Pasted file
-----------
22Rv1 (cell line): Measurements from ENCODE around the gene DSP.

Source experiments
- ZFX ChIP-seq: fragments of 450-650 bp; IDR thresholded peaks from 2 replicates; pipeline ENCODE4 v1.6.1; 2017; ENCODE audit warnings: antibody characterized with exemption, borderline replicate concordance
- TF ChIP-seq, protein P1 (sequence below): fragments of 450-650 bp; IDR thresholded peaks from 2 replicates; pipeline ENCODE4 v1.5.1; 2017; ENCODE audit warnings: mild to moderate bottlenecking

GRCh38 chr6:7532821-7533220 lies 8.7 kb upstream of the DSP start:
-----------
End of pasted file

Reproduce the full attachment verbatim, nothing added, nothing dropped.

22Rv1 (cell line): Measurements from ENCODE around the gene DSP.

Source experiments
- ZFX ChIP-seq: fragments of 450-650 bp; IDR thresholded peaks from 2 replicates; pipeline ENCODE4 v1.6.1; 2017; ENCODE audit warnings: antibody characterized with exemption, borderline replicate concordance
- TF ChIP-seq, protein P1 (sequence below): fragments of 450-650 bp; IDR thresholded peaks from 2 replicates; pipeline ENCODE4 v1.5.1; 2017; ENCODE audit warnings: mild to moderate bottlenecking

GRCh38 chr6:7532821-7533220 lies 8.7 kb upstream of the DSP start: